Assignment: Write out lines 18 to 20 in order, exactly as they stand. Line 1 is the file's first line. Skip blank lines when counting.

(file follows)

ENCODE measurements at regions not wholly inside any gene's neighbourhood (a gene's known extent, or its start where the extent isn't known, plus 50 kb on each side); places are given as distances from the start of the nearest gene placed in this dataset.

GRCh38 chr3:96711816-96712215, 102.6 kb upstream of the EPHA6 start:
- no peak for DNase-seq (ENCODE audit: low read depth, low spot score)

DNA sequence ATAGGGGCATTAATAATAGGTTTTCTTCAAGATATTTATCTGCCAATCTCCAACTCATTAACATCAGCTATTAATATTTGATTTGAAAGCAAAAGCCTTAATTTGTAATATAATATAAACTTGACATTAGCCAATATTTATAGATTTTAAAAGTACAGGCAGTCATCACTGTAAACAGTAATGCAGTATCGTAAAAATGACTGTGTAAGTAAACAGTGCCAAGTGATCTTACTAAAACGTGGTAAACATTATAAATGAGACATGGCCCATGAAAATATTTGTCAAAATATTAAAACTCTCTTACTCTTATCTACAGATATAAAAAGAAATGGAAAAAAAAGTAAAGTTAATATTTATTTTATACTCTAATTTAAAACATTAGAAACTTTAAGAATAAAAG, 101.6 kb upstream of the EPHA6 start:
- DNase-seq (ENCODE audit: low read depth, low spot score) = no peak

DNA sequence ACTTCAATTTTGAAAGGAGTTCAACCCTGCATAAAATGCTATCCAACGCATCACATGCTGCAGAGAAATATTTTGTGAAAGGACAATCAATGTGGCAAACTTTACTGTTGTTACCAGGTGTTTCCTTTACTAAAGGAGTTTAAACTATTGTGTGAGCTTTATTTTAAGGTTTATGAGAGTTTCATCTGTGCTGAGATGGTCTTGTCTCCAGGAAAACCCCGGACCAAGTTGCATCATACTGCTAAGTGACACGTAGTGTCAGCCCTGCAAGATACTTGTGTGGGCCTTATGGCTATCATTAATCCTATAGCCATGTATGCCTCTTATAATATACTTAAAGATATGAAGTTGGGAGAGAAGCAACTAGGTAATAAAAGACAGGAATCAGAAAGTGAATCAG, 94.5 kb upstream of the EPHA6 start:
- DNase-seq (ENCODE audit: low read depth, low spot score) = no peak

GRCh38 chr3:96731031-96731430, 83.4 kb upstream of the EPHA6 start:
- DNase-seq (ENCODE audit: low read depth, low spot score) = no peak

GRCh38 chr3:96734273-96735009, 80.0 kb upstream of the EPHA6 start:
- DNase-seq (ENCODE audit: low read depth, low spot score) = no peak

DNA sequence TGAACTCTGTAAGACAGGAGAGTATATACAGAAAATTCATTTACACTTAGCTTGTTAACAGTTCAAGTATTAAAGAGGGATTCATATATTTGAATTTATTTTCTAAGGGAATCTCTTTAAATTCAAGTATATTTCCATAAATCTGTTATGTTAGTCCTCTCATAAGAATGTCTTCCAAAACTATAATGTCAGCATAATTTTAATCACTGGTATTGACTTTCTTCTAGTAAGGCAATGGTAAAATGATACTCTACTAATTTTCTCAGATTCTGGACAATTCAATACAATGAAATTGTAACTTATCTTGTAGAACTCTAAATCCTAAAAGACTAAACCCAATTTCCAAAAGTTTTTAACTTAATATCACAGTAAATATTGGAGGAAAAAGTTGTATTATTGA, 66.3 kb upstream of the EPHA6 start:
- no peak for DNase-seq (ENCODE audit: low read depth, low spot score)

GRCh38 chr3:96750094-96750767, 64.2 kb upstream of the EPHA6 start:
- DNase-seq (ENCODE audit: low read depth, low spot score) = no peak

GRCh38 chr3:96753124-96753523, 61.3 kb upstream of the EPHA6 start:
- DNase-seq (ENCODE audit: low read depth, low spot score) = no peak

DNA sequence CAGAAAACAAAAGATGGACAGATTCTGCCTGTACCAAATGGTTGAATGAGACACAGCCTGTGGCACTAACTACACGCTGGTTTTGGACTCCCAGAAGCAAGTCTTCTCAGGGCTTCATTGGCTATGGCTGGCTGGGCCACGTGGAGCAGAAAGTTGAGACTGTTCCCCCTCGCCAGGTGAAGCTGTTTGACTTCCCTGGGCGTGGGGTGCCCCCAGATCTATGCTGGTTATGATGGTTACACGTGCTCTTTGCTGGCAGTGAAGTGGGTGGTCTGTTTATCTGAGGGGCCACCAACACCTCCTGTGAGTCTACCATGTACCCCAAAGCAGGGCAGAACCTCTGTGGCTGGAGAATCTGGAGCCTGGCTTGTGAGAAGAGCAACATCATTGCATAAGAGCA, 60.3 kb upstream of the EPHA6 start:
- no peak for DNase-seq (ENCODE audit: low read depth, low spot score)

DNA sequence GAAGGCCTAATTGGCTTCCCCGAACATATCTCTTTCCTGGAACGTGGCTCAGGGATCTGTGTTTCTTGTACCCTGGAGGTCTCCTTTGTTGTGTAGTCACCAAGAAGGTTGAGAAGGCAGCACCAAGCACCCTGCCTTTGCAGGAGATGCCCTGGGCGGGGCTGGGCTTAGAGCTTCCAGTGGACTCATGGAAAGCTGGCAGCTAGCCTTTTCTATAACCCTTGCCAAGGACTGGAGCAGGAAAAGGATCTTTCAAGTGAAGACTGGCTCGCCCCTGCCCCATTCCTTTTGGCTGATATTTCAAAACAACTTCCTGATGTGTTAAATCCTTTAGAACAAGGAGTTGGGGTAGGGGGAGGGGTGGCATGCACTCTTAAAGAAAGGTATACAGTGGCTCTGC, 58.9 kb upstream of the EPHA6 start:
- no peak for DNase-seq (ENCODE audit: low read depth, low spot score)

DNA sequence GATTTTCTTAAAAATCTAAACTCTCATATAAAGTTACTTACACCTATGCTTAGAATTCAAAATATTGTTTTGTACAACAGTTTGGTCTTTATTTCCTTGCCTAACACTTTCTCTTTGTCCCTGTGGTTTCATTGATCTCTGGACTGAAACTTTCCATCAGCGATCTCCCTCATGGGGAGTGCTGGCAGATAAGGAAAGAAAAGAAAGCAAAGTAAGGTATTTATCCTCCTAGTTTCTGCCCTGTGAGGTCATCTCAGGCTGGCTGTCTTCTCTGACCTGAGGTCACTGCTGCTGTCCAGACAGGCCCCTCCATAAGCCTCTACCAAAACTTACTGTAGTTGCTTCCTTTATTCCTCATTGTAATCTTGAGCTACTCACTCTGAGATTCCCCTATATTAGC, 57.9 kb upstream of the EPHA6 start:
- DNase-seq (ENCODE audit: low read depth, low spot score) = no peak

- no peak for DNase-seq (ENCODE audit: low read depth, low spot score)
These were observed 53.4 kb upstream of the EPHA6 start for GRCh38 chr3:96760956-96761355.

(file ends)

DNA sequence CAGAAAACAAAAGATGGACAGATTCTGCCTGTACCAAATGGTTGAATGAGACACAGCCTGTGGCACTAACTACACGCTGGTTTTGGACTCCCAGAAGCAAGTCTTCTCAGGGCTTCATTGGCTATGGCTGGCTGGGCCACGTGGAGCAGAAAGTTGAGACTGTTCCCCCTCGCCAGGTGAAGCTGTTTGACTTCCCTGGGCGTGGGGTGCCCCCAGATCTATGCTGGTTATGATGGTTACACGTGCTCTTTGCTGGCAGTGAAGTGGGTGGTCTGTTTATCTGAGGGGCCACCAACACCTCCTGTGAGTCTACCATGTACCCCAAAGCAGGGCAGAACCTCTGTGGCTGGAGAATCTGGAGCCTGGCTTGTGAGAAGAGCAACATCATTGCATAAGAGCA, 60.3 kb upstream of the EPHA6 start:
- no peak for DNase-seq (ENCODE audit: low read depth, low spot score)

DNA sequence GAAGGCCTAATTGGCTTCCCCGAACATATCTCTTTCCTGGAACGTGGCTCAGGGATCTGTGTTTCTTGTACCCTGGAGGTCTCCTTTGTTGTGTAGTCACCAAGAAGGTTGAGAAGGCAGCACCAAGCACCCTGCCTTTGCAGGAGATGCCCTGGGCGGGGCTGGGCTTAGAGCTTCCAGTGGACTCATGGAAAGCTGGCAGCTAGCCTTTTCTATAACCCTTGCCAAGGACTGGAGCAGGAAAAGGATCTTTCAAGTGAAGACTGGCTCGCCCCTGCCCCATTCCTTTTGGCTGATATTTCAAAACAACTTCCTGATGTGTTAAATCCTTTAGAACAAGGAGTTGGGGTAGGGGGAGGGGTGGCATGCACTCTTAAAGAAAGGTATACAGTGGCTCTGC, 58.9 kb upstream of the EPHA6 start: